The senior enlisted staff ride was meant to educate the leaders about the critical importance of that day, and honor those that were lost during the attacks.
“We pay homage to the Greatest Generations’ service and sacrifice because this generation’s legacy and courage must never be forgotten. This staff ride is an additional 8th TSC opportunity for reflection following the recent commemoration of the 75th Anniversary of the attack on Pearl Harbor and Oahu.” said Command Sgt. Maj. Gregory Binford, senior enlisted advisor for 8th TSC. “It is an opportunity for us to honor the courage, service and sacrifice of the U.S. military personnel present during the attacks, and recognize the ways that we still honor our fallen today.”
The tour began by visiting the Hilltop House in Lanikai built by Arthur and Anne Powlison. The Powlison family moved there in the 1920s, and today the landmark home is occupied by one of their grandchildren, Cosette Harms, along with her mother Peggy.
“1941, December 7,” Harms said. “My mother was home, her sister was home. The girls were standing out here when all the planes were zooming by in formation with the Japanese emblem on their wings.”
On the morning of Sunday, Dec. 7, 1941, the Imperial Japanese Navy launched an air raid of carrier-borne aircraft against U.S. assets at Pearl Harbor and other military installations on Oahu, including Naval Air Station Kaneohe Bay, Marine Corps Air Station Ewa, and the Army Air Corps’ Hickam Field, Wheeler Field and Bellows Field. These air raids inflicted serious damage and casualties. The attacks occurred roughly simultaneously with Japanese attacks on U.S. and allied forces on Guam, Wake, Midway and the Philippines, as well as the British possessions of Hong Kong, Singapore and Malaya, and the nation of Thailand.
“My grandmother was standing in the window and her eyes met the eyes of the pilot of the closest plane,” Harms continued. “He was so close, it looked like the wing of his plane was going to slice right through the house.”
“One of my Grandmother’s comments was ‘You know, he was somebody else’s son. He was following orders. He wasn’t a bad guy. I looked in his eyes.’ And so, already she had forgiveness and that’s one of the things she held so strongly in her standards throughout the rest of the war and the rest of her life,” Harms said.
Following their visit to the historic home that played a key role in U.S. surveillance following the attacks, the senior enlisted advisors also toured the DPAA headquarters on JBPHH to learn about the efforts required to find the nation’s missing service members and bring them home to their families.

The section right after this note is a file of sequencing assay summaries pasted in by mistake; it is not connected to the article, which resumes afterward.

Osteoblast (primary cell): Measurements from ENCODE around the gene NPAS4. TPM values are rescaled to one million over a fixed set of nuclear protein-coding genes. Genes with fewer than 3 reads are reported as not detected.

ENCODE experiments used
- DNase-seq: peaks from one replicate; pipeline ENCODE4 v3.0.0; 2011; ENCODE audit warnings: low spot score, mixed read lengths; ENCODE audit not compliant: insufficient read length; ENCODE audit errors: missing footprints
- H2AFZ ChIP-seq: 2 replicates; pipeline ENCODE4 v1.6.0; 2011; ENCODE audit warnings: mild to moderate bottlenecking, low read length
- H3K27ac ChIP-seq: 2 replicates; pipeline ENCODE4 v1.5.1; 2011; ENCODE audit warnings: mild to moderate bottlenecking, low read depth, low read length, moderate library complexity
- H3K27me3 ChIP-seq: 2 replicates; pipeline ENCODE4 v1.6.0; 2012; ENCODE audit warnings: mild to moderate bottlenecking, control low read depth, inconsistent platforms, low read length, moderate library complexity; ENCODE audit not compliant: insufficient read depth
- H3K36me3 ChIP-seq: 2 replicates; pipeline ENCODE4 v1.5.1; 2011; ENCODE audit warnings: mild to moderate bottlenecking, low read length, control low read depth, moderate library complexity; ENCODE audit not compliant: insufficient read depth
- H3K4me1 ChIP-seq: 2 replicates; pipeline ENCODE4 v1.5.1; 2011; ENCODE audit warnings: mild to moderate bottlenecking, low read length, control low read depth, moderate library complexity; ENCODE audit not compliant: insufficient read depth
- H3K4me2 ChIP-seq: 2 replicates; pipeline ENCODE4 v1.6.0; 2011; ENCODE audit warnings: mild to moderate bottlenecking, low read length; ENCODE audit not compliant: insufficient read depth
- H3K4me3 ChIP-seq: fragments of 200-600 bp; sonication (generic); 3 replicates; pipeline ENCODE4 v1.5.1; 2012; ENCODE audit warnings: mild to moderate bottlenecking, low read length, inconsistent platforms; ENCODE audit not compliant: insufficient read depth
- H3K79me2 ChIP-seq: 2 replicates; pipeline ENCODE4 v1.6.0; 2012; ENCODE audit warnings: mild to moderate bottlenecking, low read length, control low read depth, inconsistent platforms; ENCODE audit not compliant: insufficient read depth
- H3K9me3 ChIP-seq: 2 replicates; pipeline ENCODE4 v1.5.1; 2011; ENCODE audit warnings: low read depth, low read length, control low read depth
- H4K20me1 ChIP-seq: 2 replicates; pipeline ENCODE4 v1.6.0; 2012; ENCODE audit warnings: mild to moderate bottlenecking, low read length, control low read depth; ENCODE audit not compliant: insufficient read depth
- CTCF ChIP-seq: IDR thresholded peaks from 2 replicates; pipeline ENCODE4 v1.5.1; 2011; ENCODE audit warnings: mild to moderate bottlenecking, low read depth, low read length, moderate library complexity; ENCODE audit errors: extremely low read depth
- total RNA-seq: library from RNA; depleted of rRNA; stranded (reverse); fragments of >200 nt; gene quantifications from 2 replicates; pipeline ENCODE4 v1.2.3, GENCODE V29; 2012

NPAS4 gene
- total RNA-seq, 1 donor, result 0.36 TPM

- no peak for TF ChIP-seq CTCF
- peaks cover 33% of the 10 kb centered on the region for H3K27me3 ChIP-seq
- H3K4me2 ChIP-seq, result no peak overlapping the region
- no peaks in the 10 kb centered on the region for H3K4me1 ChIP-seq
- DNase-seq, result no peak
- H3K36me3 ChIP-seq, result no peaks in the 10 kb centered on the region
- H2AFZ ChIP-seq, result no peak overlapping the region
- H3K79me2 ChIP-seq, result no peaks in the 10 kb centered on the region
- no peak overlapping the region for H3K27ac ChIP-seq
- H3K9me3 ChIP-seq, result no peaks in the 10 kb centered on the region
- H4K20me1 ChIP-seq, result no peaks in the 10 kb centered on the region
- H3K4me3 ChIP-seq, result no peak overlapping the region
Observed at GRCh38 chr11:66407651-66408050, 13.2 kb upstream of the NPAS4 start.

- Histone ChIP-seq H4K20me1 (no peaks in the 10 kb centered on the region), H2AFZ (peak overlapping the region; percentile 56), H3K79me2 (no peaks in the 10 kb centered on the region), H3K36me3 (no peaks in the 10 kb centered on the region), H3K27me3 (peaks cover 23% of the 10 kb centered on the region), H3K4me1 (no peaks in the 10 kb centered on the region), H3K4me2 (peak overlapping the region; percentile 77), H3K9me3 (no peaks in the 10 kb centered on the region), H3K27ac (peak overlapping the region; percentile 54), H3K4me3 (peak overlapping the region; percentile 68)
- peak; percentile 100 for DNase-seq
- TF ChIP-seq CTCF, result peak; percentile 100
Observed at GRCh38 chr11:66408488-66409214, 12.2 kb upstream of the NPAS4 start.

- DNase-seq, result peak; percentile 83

“If you ever go to war and you’re lost during conflict, your country will do everything that it can to recover you or find everything we can to complete some type of closure with your family members,” said Sgt. Maj. Michael Swam, the senior enlisted advisor for DPAA. “That’s what we do here. This organization and mission has been going on since after the Vietnam War.”
DPAA’s mission is to provide the fullest possible accounting for our missing personnel to their families and the nation. Many 8th TSC Soldiers have supported DPAA missions across the region and will continue to in the future.
“The critical mission performed by the DPAA team honors our sacred bond to warriors of all generations – that you will not be forgotten and we will never leave a fallen comrade. For senior leaders, as the stewards of our profession, it is important for us to remind our troops and their families, as well as our communities, of this cherished role” said Binford.
Security relationships are vital to the success of the DPAA mission. The U.S. alliances and relationships form the foundation of security and prosperity in the region and foster the safe environment for which to search and return the nation’s missing personnel. The DPAA always works closely with the host nation in order to maintain positive relations and support from its citizens and government officials when investigating and excavating.
Every U.S. service member or civilian who gave their life for the nation is entitled to one certainty: that he or she will not be forgotten. The men and women of the DPAA are committed to honor their sacrifice, and it’s for that reason they deploy anywhere on earth under some of the most austere conditions.
“I knew of it, I read of it, but actually having the opportunity to go to the Hilltop House, explore history and hear it firsthand from three generations, go in and touch the house and see the view is phenomenal,” said Sgt. Maj. Rufus Lewis, the G5 sergeant major for 8th TSC. Lewis said.
“When we visited the DPAA headquarters, it really opened my eyes for me to see how the DPAA team is still searching for remains of lost service members to bring closure to family members back home,” Lewis added.
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